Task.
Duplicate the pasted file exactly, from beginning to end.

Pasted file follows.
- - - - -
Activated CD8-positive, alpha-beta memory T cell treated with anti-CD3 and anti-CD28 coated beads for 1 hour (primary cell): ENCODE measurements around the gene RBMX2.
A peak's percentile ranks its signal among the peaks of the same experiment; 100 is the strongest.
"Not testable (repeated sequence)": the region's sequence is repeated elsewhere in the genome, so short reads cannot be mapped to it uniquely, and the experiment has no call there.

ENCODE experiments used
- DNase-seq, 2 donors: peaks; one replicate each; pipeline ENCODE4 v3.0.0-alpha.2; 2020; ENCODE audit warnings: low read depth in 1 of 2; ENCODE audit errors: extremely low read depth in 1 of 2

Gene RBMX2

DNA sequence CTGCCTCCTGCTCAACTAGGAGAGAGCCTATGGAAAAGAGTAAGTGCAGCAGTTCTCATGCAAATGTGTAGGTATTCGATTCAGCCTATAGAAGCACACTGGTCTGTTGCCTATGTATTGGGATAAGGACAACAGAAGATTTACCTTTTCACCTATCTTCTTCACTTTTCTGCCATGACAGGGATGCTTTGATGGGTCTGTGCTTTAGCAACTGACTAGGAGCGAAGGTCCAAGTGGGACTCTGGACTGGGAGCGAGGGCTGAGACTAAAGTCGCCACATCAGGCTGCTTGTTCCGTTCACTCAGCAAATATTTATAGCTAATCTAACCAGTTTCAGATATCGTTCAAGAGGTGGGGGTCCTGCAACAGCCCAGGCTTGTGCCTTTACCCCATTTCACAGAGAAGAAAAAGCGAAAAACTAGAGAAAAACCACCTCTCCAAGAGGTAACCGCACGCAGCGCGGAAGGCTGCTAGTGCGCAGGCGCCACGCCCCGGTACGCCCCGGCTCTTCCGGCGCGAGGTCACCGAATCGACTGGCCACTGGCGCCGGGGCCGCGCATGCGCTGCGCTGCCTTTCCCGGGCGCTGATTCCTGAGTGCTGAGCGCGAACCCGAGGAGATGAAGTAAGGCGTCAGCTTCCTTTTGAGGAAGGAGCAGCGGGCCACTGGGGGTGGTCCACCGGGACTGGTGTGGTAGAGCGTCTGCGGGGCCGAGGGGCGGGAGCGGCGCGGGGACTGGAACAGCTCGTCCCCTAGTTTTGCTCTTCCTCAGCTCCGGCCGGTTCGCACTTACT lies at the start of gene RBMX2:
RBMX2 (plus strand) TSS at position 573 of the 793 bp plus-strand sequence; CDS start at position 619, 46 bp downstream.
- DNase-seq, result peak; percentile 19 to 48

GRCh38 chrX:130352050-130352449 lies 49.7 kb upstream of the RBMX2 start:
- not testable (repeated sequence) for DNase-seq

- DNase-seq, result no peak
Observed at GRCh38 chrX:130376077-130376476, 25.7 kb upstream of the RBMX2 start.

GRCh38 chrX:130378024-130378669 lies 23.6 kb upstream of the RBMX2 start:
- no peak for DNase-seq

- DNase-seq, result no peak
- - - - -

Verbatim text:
Activated CD8-positive, alpha-beta memory T cell treated with anti-CD3 and anti-CD28 coated beads for 1 hour (primary cell): ENCODE measurements around the gene RBMX2.
A peak's percentile ranks its signal among the peaks of the same experiment; 100 is the strongest.
"Not testable (repeated sequence)": the region's sequence is repeated elsewhere in the genome, so short reads cannot be mapped to it uniquely, and the experiment has no call there.

ENCODE experiments used
- DNase-seq, 2 donors: peaks; one replicate each; pipeline ENCODE4 v3.0.0-alpha.2; 2020; ENCODE audit warnings: low read depth in 1 of 2; ENCODE audit errors: extremely low read depth in 1 of 2

Gene RBMX2

DNA sequence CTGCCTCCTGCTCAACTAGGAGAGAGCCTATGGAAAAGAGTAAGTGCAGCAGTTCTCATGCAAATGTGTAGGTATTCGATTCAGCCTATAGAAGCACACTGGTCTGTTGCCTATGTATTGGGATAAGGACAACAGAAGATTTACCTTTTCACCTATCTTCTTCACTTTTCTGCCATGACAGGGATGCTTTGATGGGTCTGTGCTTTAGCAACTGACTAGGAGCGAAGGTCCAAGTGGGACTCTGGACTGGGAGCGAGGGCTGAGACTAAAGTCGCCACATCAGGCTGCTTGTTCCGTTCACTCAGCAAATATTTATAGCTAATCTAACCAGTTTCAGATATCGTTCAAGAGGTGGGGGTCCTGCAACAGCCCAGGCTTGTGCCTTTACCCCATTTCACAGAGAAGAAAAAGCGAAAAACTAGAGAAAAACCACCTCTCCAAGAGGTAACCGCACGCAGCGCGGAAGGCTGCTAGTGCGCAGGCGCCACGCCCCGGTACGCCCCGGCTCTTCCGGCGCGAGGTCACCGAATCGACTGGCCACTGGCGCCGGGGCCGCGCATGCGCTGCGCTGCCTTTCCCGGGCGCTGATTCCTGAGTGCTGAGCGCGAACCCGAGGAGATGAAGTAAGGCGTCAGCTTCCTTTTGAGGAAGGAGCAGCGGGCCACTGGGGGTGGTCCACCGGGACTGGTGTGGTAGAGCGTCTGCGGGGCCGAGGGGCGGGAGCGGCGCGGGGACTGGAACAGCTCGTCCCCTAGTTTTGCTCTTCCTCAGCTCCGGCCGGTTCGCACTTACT lies at the start of gene RBMX2:
RBMX2 (plus strand) TSS at position 573 of the 793 bp plus-strand sequence; CDS start at position 619, 46 bp downstream.
- DNase-seq, result peak; percentile 19 to 48

GRCh38 chrX:130352050-130352449 lies 49.7 kb upstream of the RBMX2 start:
- not testable (repeated sequence) for DNase-seq

- DNase-seq, result no peak
Observed at GRCh38 chrX:130376077-130376476, 25.7 kb upstream of the RBMX2 start.

GRCh38 chrX:130378024-130378669 lies 23.6 kb upstream of the RBMX2 start:
- no peak for DNase-seq

- DNase-seq, result no peak